I admire Sheila C. Bair, the chairman of the Federal Deposit Insurance Corporation, more than any other official in government. Ms. Bair's actions during the financial meltdown in 2008 and in intervening years has shown a steady hand, remarkably free of partisan favor, that likely prevented a much worse banking and mortgage catastrophe.
Thus it is with a heavy heart I must reveal a book she's written that hasn't gained much notice, which is full of the bad ideas that led to low consumer savings, inflated investor expectations, and financial innumeracy.
In this book, Ms. Bair advocates:
• Immediate gratification of consumer desire.
• Disregarding employment opportunities that aren't a perfect fit when a job is needed.
• Undercutting a market with unfair competition through low-cost labor.
• Zoning violations.
• Tax avoidance on earnings.
• Avoidance of rent.
• Lack of collateral against risky investment.
• Use of shared resources for private gain.
• Disdain for state taxes.
• The use of monetary symbols to substitute for Roman characters.
The book also tells investors to expect a 100-percent return on capital in a single day, along with the dissolution of a 24-hour partnership. And, she claims that newspapers continue to print stock charts every day.
On the plus side, she encourages entrepreneurship, word-of-mouth marketing, and the value of hard labor.
Now, you might argue, "This is a children's illustrated book, you moron, and uses simple lessons to tell a complicated story!" And then you might grab me by the shoulders and shake me, and possibly slap me a few times across the face.
When I'd recovered, I'd argue in response, "True. But Ms. Bair muddles some of the fundamental aspects of economics and the market in this lesson in a way that may leave questions." I'd say that while running away from you, fast, and holding my hands in front of my head.
I hear in the distance, "Aren't you like that ranting Sun-Times columnist, Terry Savage, who, along with her brother, yelled at kids running a lemonade stand for giving away lemonade and Cory Doctorow blogged about here before and stop running away!"
Well, no. I'm not ranting. I'm dispassionate. And my concern about this book arises from the real world, not a fever dream of Ayn Randism dreamt by Ms. Savage.
My children have read this book several times, and request it all the time. This leads to awkward questions, like, "Daddy, is negative amortization a function of deflation, or does the basis of a loan remain the same regardless of CPI?" I find those questions hard to answer, or even understand.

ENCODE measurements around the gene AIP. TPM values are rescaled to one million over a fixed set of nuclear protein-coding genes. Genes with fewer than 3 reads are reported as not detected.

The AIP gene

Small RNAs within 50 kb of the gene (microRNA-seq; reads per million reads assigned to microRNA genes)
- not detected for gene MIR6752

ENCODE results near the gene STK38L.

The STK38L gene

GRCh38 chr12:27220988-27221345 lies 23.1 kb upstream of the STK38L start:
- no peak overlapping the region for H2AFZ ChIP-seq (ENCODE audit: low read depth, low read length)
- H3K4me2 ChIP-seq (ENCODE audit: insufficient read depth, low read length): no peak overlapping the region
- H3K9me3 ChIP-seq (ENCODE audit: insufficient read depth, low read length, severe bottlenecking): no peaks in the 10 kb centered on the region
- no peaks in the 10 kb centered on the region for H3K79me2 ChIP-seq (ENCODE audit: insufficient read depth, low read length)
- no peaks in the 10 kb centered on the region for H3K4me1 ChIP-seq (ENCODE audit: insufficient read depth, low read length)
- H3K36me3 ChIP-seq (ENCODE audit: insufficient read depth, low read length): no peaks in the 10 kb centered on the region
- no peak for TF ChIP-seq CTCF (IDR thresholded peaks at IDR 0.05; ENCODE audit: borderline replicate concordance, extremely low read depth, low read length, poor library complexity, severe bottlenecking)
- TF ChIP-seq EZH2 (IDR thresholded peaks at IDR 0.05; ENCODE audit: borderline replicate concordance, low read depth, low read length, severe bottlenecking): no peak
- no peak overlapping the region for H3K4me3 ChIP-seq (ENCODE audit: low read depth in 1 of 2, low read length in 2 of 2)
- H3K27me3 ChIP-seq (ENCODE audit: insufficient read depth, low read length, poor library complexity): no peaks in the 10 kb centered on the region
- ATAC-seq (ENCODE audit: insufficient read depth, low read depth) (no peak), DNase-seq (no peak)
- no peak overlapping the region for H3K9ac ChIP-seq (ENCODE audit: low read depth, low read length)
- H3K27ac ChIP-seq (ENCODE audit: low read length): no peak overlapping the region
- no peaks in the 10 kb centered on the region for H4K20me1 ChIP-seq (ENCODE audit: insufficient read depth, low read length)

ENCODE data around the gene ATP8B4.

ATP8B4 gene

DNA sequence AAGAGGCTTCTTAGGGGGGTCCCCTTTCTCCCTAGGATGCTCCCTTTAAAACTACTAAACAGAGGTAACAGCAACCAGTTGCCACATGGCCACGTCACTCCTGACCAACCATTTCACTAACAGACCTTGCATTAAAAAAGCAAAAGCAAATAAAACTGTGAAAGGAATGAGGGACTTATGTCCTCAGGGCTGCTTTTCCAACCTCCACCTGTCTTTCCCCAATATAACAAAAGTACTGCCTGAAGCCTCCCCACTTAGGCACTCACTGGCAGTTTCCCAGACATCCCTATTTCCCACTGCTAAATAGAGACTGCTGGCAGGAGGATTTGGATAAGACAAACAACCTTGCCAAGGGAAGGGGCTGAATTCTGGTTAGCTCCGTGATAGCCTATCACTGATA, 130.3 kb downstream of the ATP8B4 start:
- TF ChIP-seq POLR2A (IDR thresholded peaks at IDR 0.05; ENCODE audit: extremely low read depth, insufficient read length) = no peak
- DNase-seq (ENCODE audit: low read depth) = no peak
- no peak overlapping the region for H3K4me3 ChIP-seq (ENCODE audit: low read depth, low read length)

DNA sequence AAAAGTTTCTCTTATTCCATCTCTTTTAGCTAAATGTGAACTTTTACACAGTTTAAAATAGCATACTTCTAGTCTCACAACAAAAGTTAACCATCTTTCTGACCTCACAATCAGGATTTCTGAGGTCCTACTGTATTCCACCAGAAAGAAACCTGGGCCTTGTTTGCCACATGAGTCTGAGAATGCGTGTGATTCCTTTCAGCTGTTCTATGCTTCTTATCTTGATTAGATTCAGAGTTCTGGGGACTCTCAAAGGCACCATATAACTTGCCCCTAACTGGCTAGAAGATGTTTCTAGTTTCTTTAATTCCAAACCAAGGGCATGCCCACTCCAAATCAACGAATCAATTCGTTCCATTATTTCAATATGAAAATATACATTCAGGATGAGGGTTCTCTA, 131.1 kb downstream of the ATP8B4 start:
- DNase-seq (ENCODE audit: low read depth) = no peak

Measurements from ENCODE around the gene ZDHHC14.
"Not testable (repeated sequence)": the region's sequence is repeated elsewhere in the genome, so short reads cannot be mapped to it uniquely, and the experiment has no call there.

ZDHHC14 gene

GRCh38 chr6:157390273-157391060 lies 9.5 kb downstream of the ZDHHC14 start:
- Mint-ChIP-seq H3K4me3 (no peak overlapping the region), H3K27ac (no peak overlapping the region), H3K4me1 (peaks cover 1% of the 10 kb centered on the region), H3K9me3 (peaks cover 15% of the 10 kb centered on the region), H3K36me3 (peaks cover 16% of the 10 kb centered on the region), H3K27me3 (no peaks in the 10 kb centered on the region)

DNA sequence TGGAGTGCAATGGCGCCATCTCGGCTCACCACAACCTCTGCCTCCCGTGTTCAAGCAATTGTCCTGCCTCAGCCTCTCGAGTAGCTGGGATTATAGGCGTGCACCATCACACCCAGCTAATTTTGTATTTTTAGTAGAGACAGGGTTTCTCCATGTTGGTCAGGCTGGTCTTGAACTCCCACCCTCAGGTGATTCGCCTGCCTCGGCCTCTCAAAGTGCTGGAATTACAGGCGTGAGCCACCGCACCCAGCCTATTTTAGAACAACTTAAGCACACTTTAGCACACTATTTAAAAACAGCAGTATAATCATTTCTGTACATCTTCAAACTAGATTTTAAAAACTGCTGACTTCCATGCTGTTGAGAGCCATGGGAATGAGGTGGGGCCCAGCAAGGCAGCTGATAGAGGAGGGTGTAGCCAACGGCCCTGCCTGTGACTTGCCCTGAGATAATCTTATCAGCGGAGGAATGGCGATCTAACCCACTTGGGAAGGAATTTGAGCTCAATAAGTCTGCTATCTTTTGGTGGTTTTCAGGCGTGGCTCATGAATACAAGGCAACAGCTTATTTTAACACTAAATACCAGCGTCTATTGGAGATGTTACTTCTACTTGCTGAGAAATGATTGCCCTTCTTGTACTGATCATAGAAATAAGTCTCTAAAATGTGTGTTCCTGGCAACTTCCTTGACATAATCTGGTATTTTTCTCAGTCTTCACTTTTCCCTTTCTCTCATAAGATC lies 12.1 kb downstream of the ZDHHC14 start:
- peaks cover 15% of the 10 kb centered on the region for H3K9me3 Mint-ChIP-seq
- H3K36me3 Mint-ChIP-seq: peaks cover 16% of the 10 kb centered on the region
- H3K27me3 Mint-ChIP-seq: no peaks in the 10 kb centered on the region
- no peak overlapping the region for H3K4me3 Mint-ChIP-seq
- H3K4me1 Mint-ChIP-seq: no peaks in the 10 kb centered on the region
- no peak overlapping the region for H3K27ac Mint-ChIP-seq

In the book, Isabel's Car Wa$h (see what she did there with the "s"?), Ms. Bair tells the story of a little girl who wants a $10.00 doll, but only has 50¢.
Rather than recommending the age-old solution of begging her parents for money until their ears are bleeding, Isabel comes up with the idea of suckering her friends. After discarding dog walking and babysitting, Isabel spots a car wash. She fails to examine the price the car wash charges, but sees plenty of vehicles entering.
She decides to go into business washing cars without any additional market research, training, or a business plan. She finds herself $4.50 short of the funds for the supplies she needs to bootstrap the business.
Isabel remembers that friends once loaned her money for lunch, and her mother repaid them with a 40-percent premium for assuming the risk. Using that as the basis, she prepares a road show to sell her initial public offering, selling 50 percent of her shares split evenly among five friends.
Ms. Bair now takes a huge leap into socialism. Isabel sets up shop, without any permits, in her parents' front driveway in likely contravention to neighborhood convenants about operating businesses. She uses her parents' water and facilities, but pays them no dividend or rent. Shameful.
Her first customer isn't concerned about quality, but price. She spreads the word that a child laborer is offering what is likely an 80-percent discount off the going rate for an automatic car wash. (Remember that Isabel didn't find the going price, so she has imperfect knowledge and underprices her labor. She realizes this when called upon to wash a dog.)
After a hard day's work in which Isabel generates about $2.50 per hour, she repays her investors a 100-percent dividend and cashes them out, dissolving her company. For a total of $25 raised, Isabel keeps $10, or about $1.25 per hour. She pays no taxes and provides no 1099 forms to her shareholders. (Once again, socialism: her mother provides free cookies and lemonade, and provides a meeting space for the corporation at no cost.)
Isabel is set to purchase her doll (street price, $10), but on arrival at the store is visited by the dread spector of state sales tax: a 5-percent fee is levied on the doll. (Dolls have a 5-percent tariff in Isabel's state, along with shelled split peas, dog collars, and used DVDs.)
Curses, she thinks (I'm assuming that), as Ms. Bair veers into libertarianism. Unjust state, taking my earnings! Nonetheless, Ms. Bair has Isabel deplete her savings, taking her last 50¢ to pay the full $10.50 for the price. This leaves her with nothing, and the doll is only worth $4 when she leaves the store with it. Consumer impulses–gratified!
In a dense two-page addendum, Ms. Bair explains what happened, but likely leaves children more afraid of bears than they were when she started.
This short book contains the entire spectrum of economic philosophy and speculation, leading children into a trap: kids who read these book are likely to become economists and derivative traders, and create new, worse financial vehicles and theories that will eventually take us down.
Ms. Bair is the worst form of super-villain. A patient one.